What Is Vascular Dementia?

by | Sep 1, 2020 | Dementia, Vascular Dementia


Vascular Dementia is the second most common form of Dementia after Alzheimer’s. It has the same types of symptoms as other forms of Dementia, but it’s causes are different.


It affects a different part of the brain than other forms of the disease. Vascular refers to blood vessels. Vascular dementia is caused by the reduced blood supply to the brain due to diseased blood vessels.


Symptoms of Vascular Dementia


Vascular dementia symptoms vary. It will depend on the part of your brain where blood flow has been impaired. Symptoms often overlap with those of other types of dementia, especially Alzheimer’s.

Studies show that many people with vascular disease also have Alzheimer’s disease.

Vascular Dementia Symptoms to be aware of:

Symptoms of Vascular Dementia


  • Confusion
  • Depression or apathy
  • Trouble paying attention and concentrating
  • Problems with memory
  • Restlessness and agitation
  • Reduced ability to organize thoughts or actions
  • Problems analyzing a situation
  • Difficulty in developing an effective plan
  • Challenge communicating that plan
  • Unable to decide what to do next
  • Unsteady gait
  • Sudden or frequent urges to urinate or the inability to control passing urine



The impact of vascular conditions on thinking ability varies widely. It will depend on how badly damaged the blood vessel is and the part of the brain it affects. Memory loss may or may not be a symptom for the same reasons.




Vascular dementia is caused by anything that damages blood vessels, reducing or blocking blood flow to the brain. This could be a stroke that may block an artery and cause many different symptoms.


Anything that causes damage to your brain’s blood vessels. This hurts their ability to supply your brain with nutrition and oxygen it needs to perform effectively.


These could include memory, thinking, or movement changes. Other conditions, like diabetes or high blood pressure, can also damage blood vessels.


Conditions that narrow or inflict long-term damage on your brain blood vessels also can lead to vascular dementia. It could be as simple as aging. It could also be high blood pressure, diabetes, and brain hemorrhage.


Strokes are also a major contributor. Strokes that block a brain artery usually cause a range of symptoms that may include vascular dementia. However, some strokes don’t cause any noticeable symptoms. These silent strokes still increase the risk for dementia


With both silent and apparent strokes, the risk of vascular dementia increases with the number of strokes that happen over time.


It can also be difficult to diagnose right away. People will not function as they once did after a stroke. If the stroke has caused any damage, it can be a long time before anyone notices.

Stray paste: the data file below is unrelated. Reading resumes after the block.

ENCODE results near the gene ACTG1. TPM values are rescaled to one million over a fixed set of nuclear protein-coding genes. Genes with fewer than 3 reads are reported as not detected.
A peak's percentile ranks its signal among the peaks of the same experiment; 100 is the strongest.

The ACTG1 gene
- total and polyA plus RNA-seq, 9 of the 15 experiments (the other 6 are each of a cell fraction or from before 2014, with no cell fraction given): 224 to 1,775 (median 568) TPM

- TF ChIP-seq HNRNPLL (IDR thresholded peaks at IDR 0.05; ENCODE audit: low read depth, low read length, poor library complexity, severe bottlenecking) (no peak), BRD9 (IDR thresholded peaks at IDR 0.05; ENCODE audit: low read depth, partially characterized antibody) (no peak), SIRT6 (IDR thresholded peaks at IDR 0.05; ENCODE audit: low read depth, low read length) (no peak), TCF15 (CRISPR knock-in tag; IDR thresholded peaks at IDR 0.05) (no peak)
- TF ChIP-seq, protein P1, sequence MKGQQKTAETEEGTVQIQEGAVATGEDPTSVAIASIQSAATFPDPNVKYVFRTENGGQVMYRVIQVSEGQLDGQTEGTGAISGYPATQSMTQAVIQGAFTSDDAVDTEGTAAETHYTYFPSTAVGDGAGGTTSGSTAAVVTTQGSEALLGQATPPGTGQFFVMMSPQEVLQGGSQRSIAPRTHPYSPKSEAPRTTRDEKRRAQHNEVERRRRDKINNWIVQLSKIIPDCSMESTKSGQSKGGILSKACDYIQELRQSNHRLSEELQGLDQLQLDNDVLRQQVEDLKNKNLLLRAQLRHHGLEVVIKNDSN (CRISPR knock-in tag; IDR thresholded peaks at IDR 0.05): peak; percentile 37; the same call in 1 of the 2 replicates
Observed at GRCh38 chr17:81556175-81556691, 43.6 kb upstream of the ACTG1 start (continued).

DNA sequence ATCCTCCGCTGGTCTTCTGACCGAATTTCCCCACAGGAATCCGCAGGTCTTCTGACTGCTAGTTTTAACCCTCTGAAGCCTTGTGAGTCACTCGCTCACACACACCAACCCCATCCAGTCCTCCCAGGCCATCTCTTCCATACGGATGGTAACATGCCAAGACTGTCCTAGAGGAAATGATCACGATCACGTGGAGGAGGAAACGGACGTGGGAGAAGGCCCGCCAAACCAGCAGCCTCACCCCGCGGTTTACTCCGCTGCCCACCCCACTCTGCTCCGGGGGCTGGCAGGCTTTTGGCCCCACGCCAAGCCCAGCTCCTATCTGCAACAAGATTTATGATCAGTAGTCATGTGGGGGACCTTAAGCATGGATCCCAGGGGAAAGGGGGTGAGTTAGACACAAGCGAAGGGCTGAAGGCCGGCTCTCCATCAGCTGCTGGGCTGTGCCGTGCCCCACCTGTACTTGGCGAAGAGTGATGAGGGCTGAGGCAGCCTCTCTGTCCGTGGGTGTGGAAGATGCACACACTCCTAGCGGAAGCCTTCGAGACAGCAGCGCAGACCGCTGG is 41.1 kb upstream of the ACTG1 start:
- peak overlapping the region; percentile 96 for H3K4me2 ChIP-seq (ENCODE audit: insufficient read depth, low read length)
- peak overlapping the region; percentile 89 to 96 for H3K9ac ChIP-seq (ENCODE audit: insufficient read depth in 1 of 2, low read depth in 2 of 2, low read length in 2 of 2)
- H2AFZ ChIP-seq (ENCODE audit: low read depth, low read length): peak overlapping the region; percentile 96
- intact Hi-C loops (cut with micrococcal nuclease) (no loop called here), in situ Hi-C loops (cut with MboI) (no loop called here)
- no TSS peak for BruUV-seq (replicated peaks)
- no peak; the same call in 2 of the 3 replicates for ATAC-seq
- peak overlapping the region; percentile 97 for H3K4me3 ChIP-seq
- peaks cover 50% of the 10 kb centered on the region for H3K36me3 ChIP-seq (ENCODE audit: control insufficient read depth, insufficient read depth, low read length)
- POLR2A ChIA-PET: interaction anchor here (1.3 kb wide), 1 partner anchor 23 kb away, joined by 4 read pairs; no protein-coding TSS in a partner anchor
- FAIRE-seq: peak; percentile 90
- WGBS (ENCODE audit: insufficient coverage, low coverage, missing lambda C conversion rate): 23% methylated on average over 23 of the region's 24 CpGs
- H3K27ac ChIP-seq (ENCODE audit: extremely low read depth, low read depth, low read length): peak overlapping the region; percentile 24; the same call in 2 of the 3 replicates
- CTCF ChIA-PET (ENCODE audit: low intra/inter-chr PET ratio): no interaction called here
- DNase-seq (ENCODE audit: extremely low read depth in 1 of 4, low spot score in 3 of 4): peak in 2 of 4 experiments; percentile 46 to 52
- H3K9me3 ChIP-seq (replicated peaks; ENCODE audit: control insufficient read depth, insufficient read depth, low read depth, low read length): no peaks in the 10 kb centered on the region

Things like speech, movement, memory, cognitive skills, and other mental and physical issues can be present. After a stroke, many people have trouble talking, walking, and even thinking clearly.


It’s important that they are seen by a doctor if these symptoms persist or you think the symptoms are more than aftershock of the stroke. Often, people think it’s the result of the stroke when it is developing into vascular Dementia.

Risk Factors for Vascular Dementia


Some of the risk factors are things we simply have no control over. There are areas where we can certainly improve our health and well-being.

blood pressure and vasculardementia

  • Age


  • History of heart attack, strokes, or mini-stroke


  • Abnormal aging of blood vessels (atherosclerosis). This condition occurs when deposits of cholesterol and other substances (plaques) build up in your arteries and narrow your blood vessels.


  • High cholesterol. Elevated levels of low-density lipoprotein (LDL), the bad cholesterol


  • High blood pressure


  • Diabetes


  • Smoking


  • Obesity


  • Atrial fibrillation which is an abnormal heart rhythm

Preventive Measures

exercise for heart brain

Unlike types of Dementia that are inherited, there are measures you can take to reduce the risk of developing vascular Dementia.


Getting enough exercise isn’t just good for your body. It keeps your mind sharp and reduces the risks of strokes.


Keep your blood pressure down. That includes exercise, stressful situations, and controlling your diet.


Getting your cholesterol under control is also important. This is a great way to avoid heart health issues that can lead to vascular Dementia.


Quit smoking. Seriously, who still smokes?


Diet and exercise play such an important part of our overall health. Just like the risk of other diseases, diet and exercise can remove a lot of the risk.


Caring For Vascular Dementia

Male Nurse Assessing Senior Stroke Victim By Raising Arms 

Like all forms of Dementia, it’s best to trust your loved one to the professionals. Finding a good memory care home will ensure your loved one is receiving the best care possible.


It can be very stressful for family members when they have a parent or loved one suffer a stroke. It is even more devastating to realize they are moving toward vascular Dementia as a result.


Memory care homes have trained and experienced staff to take care of all their needs. Get the peace of mind for the entire family when you trust your loved one to a memory care home.

The staff at Sycamore Creek Ranch is proactive. That means we are not waiting for a problem to arise. Instead, we are actively engaged with each and every resident. And with only 16 residents we can do that!  Come for a tour at Sycamore Creek Ranch! See how we can help!








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